Appeal to Worse Problems
Appeal To Worse Problems
- The "Children Are Starving In Africa!" Argument.
- Appeal to Shame
- Appeal to Guilt
Arguing that expressing concern about a (relatively) small problem means that the person doesn't care about any larger problems. A type of Strawman, this fallacy takes the opponent's claim and appends to it the following additional claims:
- That it is not possible to care about big and small problems simultaneously.
- That venting a minor complaint is sufficient proof that the major problem is considered unimportant.
- That if the person irritated over the minor problem did help solve or even cared about the big problems, he would then not mind at all that his car broke down or whatever the frustration was...or because there are people with worse problems, that person shouldn't complain about a frustration.
The intent is to distort the opponent's claim X into "X, which is far more important than anything else."
- The "And you are worried about stepping on dog poo" ad in Reader's Digest about landmines.
- Commonly used when an unrealistic element of fiction is being argued about; for example, if one person questions how Naboo in Star Wars can have an elected monarchy (or what the point of such an institution would actually be), the second states something like "And this is the biggest problem you have in a universe with mystic powers and spaceships as big as moons?"
- There's an old fiction saying about this: "You can ask an audience to believe the impossible, but not the improbable." If our hero must win a game of poker versus the Galactic Emperor Zurg to save Earth from the Unobtanium Bomb, people will buy it. If he wins the game with a Royal Flush beating a 4-of-a-kind, they cry foul.
- And an especially unfortunate question, as elected monarchies are hardly unheard of. Ask the people of Norway, who elected Prince Charles of Denmark as king back in 1905. (Or the nobles of Cambodia, who elect that country's king to this day.)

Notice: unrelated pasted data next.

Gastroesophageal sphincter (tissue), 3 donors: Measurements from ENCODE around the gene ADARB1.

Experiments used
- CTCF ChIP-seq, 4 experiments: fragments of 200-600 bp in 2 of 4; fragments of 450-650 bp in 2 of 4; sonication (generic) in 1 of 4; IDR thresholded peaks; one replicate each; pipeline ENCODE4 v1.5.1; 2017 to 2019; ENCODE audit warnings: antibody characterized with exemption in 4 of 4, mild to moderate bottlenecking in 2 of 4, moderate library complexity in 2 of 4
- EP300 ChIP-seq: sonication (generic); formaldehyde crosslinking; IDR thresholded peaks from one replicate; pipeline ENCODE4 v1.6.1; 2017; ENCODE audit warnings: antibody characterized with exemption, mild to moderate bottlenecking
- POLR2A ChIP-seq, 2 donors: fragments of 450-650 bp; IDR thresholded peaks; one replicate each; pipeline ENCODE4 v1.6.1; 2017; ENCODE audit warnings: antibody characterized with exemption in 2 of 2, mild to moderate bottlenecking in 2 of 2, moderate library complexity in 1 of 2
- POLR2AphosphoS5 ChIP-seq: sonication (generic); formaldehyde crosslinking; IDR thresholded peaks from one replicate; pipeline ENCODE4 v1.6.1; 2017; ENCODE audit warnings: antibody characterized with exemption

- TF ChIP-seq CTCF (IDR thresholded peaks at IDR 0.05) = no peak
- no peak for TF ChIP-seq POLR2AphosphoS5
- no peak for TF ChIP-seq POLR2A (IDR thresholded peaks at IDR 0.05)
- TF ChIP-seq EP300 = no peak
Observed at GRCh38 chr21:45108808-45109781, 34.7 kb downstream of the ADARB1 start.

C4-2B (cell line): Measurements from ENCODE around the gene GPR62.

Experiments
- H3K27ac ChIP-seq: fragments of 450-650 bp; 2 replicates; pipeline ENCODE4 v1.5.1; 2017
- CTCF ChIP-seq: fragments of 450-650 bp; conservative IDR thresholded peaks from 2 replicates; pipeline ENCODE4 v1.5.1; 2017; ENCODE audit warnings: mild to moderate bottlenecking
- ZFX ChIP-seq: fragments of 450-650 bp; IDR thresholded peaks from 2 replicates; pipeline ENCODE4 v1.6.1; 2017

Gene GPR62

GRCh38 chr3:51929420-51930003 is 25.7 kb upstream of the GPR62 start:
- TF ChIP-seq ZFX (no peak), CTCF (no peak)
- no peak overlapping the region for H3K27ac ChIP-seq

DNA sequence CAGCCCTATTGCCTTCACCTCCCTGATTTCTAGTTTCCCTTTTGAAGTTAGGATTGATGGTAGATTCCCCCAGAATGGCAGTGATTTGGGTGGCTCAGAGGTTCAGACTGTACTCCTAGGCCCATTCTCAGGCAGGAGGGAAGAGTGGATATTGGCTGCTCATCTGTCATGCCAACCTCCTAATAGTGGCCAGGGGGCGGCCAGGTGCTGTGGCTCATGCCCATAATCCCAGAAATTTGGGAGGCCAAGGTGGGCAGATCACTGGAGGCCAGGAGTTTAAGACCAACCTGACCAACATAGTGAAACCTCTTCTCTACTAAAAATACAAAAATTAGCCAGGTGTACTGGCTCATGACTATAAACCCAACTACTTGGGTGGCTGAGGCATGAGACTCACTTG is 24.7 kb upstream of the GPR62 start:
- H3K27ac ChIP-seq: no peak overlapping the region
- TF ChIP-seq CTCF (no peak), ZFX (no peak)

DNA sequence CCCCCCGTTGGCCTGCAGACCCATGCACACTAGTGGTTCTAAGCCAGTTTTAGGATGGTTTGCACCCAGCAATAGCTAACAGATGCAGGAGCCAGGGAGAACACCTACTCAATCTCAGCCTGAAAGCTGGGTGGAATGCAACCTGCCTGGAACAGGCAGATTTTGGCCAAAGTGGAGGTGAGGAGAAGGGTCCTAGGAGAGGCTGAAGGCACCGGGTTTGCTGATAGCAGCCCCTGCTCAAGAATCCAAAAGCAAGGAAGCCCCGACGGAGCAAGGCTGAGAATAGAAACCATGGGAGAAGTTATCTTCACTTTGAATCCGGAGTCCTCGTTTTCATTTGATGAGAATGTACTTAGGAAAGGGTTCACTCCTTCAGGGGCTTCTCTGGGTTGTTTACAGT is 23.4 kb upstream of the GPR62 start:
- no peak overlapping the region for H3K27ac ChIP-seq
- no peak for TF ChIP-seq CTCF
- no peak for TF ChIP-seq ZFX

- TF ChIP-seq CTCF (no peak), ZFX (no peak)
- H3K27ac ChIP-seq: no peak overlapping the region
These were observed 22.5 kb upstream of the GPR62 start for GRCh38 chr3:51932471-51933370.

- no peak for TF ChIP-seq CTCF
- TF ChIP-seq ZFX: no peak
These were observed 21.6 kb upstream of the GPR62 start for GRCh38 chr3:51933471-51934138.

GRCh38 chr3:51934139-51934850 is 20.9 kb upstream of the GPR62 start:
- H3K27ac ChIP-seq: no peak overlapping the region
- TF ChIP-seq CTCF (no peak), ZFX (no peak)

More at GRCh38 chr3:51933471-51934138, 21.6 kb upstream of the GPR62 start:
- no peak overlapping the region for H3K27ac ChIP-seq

- Done in A Christmas Story when the little brother doesn't eat the meat loaf because he hates it. The mother then says starving children in China would be happy to have it...before finally getting him to eat by saying, "How do the piggies eat?"
- In the Dilbert book The Joy of Work, Scott Adams responds to Norman Solomon's book The Trouble with Dilbert by writing a fictional interview between Solomon and Dogbert. When he has Solomon complain that Dilbert attacks Pointy Haired Bosses more than Corrupt Corporate Executives, Dogbert's counter argument is that Solomon clearly supports teen pregnancy because he didn't write a book about that.
- Appears very frequently in For Better or For Worse, when a character wants to shut up the complaints of another, typically along the lines of "You're sitting around complaining about a haircut when there are refugees in war torn countries out there!"
- The internet meme "First World Problems" seems to imply this.
- Played for Laughs: Fark has many headlines that fall into this, mostly for local legislatures who, "having solved all other problems", get to work on something mostly innocuous. Also, whenever doctors come up with some silly technological innovation, you can be sure there'll be a Fark headline about it ending with, "Still no cure for cancer."
- This (specifically the starving African children) has become a fairly popular T-Shirt. It personifies Africa as saying "And you think you have problems..."
- A similar fallacy is the "if you care so much, why aren't you doing something about it?" argument, which is also related to the Perfect Solution Fallacy in that the only way that the target can be doing something about it to the arguer's satisfaction is to be devoting 24 hours of every day to the issue and therefore not be involved in the debate.
- Complain about your parents. Watch how many people respond with how their parents were worse and you have no right to complain.
- For that matter, complain about anything that isn't something like immediately life-endangering and count how many people start giving you snide comments about "First world problems" and the like.
- Mocked on the internet where someone once said, "If we really had no right to complain about stuff because others have it worse, then by that means, people like Michael Moore and every radio talk show host should be out of a job, and most of the northern hemisphere should be dead silent, because the only people who have a right to complain are those in Somalia, Afghanistan, Sudan, etc."
Looks like this fallacy but is not
- When dealing with limited time or resources, and discussion or debate of the lesser problem is impeding the parties from solving or addressing the greater problem ("Re-arranging the deck chairs on the Titanic")
- When used as a counter to the hyperbole of "If there's one thing that..."